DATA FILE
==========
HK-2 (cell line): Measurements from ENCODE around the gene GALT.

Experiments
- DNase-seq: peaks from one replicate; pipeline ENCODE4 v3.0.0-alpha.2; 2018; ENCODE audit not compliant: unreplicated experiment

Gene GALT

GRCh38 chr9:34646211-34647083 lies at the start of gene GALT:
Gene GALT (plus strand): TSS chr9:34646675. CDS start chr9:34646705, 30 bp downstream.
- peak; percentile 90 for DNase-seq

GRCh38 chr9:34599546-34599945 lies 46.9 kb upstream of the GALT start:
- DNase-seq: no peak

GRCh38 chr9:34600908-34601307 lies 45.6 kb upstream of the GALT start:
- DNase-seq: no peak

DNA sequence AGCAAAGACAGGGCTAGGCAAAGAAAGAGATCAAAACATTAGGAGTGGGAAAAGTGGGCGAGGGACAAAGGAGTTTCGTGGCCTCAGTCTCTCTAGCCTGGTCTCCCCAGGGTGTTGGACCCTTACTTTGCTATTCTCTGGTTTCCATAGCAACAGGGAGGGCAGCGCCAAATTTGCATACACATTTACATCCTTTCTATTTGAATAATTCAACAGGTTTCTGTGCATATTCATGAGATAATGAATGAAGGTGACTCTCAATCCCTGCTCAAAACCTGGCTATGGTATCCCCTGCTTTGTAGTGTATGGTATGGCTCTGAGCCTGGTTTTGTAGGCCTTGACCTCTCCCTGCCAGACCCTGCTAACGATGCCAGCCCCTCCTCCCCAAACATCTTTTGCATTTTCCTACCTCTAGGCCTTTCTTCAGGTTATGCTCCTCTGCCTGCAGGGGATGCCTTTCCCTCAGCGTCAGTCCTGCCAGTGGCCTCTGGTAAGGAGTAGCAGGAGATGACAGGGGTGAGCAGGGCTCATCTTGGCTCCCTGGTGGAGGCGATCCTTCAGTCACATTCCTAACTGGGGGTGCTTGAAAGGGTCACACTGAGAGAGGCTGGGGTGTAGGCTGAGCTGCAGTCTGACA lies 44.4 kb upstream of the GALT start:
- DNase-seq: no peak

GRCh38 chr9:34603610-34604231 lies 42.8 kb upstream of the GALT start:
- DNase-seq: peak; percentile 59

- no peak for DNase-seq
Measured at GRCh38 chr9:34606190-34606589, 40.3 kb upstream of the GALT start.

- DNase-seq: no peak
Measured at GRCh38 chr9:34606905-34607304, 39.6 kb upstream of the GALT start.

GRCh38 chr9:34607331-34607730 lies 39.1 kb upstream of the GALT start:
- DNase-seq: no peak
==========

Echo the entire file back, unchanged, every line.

HK-2 (cell line): Measurements from ENCODE around the gene GALT.

Experiments
- DNase-seq: peaks from one replicate; pipeline ENCODE4 v3.0.0-alpha.2; 2018; ENCODE audit not compliant: unreplicated experiment

Gene GALT

GRCh38 chr9:34646211-34647083 lies at the start of gene GALT:
Gene GALT (plus strand): TSS chr9:34646675. CDS start chr9:34646705, 30 bp downstream.
- peak; percentile 90 for DNase-seq

GRCh38 chr9:34599546-34599945 lies 46.9 kb upstream of the GALT start:
- DNase-seq: no peak

GRCh38 chr9:34600908-34601307 lies 45.6 kb upstream of the GALT start:
- DNase-seq: no peak

DNA sequence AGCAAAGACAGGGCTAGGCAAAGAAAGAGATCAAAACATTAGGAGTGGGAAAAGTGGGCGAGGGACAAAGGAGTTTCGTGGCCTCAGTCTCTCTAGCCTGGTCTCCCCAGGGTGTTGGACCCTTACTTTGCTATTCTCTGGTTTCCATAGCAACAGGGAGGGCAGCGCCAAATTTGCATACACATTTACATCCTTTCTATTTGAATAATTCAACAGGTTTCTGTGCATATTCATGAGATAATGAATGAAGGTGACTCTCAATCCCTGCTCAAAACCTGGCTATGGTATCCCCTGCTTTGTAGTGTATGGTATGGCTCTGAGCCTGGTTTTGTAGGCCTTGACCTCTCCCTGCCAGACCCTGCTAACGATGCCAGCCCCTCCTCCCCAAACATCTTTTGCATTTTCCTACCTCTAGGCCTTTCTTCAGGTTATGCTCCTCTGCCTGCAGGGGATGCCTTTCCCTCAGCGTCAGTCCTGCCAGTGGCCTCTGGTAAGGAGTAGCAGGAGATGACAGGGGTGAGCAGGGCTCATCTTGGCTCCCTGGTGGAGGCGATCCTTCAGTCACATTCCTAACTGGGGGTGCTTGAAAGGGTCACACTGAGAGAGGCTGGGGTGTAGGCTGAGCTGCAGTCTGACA lies 44.4 kb upstream of the GALT start:
- DNase-seq: no peak

GRCh38 chr9:34603610-34604231 lies 42.8 kb upstream of the GALT start:
- DNase-seq: peak; percentile 59

- no peak for DNase-seq
Measured at GRCh38 chr9:34606190-34606589, 40.3 kb upstream of the GALT start.

- DNase-seq: no peak
Measured at GRCh38 chr9:34606905-34607304, 39.6 kb upstream of the GALT start.

GRCh38 chr9:34607331-34607730 lies 39.1 kb upstream of the GALT start:
- DNase-seq: no peak